It is an unwritten dictum that artistes are bound to be raving lunatics or bordering on the precipice of madness. This 'madness' is essential to live in a manner that separates them from robotic societal conventions: it's freedom. They cherish instability and hold it close while kindling it. This notion that madness infuses life with danger, tragedy and drama, thereby birthing great art, now seems as ancient as art itself.
Director Sam Levinson's latest offing Malcolm and Marie, starring John David Washington and Zendaya in the titular roles is based on this premise. The artiste here is writer-director Malcolm Elliott who returns home triumphant after a warm reception to his film's premiere. His girlfriend Marie, on the other hand, is sullen. The reason behind her dourness appears to be simple enough: he has forgotten to thank her in his speech, but like much else it isn't so simple.
It is gradually revealed that Marie feels even more hurt as she believes that the film's lead character Imani was based on her because the film mirrors her own past struggles with drug addiction and infidelity. Malcolm obliterates her argument while cruelly listing all the other women in his life who germinated ideas that piece that film together. But it is not just about this film; Marie is convinced that her madness is the life source that Malcolm's work steals from. He may be the artist that creates but she is the muse he is trying to imitate.
In totality, Malcolm and Marie is a case study on psychological warfare. The tension between them is reminiscent of two animals circling each other, trying to wound the other's minds only using all artillery handy in their arsenal: gaslighting, manipulating and logic. As Marie lies in the bathtub in tears, lips quivering and on the verge of a break down, Malcolm relentlessly continues to stab her with his words reminding her of the nadir of her days as an addict. The next minute we find him in a tearful declaration of his love for her. It is an accurate illustration of how emotional abusers continue to control their victims: he is only breaking her down into pieces to console her that as broken as she is, she will have his love for her. It convinces the victim of their helplessness without their abuser.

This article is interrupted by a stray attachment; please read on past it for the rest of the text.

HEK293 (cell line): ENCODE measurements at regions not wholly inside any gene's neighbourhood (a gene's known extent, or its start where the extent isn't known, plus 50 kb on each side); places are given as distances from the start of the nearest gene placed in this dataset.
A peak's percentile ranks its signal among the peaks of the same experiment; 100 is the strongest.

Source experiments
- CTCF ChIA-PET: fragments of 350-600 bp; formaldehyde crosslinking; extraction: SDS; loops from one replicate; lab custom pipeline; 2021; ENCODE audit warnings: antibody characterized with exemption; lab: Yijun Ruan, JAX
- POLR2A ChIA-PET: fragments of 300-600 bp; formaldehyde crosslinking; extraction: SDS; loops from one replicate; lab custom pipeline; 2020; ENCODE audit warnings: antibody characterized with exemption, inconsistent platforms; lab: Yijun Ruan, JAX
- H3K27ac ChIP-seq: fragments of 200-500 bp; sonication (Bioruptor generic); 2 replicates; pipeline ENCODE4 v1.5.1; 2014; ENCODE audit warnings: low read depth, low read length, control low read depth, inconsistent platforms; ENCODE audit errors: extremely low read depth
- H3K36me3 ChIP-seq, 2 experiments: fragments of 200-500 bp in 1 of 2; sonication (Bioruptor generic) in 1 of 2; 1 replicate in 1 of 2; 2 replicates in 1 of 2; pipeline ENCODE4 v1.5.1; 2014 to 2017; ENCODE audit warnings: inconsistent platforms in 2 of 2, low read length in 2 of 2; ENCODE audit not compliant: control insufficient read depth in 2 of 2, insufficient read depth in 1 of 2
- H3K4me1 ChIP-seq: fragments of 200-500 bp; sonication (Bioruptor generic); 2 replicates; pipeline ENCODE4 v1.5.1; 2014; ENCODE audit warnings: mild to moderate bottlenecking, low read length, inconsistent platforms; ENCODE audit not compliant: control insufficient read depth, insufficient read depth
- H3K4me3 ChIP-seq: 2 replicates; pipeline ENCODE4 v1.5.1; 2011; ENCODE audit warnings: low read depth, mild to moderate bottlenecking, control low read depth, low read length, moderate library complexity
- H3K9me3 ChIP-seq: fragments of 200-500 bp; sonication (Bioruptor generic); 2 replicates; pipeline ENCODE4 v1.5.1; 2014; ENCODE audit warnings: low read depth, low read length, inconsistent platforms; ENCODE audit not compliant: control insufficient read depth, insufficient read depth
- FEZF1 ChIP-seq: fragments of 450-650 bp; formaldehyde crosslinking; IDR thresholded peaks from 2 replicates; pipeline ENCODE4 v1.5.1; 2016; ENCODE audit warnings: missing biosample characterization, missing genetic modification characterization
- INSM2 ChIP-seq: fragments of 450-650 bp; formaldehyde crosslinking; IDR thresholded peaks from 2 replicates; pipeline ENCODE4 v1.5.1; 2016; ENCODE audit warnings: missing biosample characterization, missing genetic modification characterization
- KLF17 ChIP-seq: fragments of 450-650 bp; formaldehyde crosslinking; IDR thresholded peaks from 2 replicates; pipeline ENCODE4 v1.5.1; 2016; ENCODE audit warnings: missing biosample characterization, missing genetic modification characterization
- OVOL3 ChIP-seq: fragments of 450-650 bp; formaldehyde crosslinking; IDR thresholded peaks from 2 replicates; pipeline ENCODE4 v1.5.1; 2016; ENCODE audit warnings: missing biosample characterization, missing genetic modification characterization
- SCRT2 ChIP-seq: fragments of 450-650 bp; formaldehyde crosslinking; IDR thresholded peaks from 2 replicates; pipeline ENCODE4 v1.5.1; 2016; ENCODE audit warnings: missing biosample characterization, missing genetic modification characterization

The actors have been handed reams of dialogue that are more often than not monologues. The conversation glides from issues plaguing their relationship and revelations of infidelity to race, cinema and all in its purview. We immediately sense that Levinson is being showy and clever with the heavy-handed literature that is almost academic in its nature.
Regardless, the discussions are still interesting. In a scene, the two characters argue the need for the film's lead actress to take her shirt off. Marie feels the scene was unnecessarily sexualised while Malcolm sees no political commentary behind it, the actress had her top off and that was that. He questions that if Marie, who herself is scantily clad in the sequence, were on film, would she be sexualised too or would it just be a woman in her natural state?
Malcolm openly finds film critics distasteful. To him they are too brainy, "pedantic", and always eager to conflate their political ideas with film especially when the director is a black person. This is ironic in more ways than one. Firstly, it does much to reveal Malcolm's lack of self-awareness. He is after all exactly the same things he accuses them of. And Marie believes that his colour is in fact intrinsic to him and the art he leaves behind. Secondly, Levinson himself is white which has landed him in a soup after the release. Previously having worked on Euphoria, critics have pointed out that Levinson appears to have appointed himself as a spokesman of the black experience.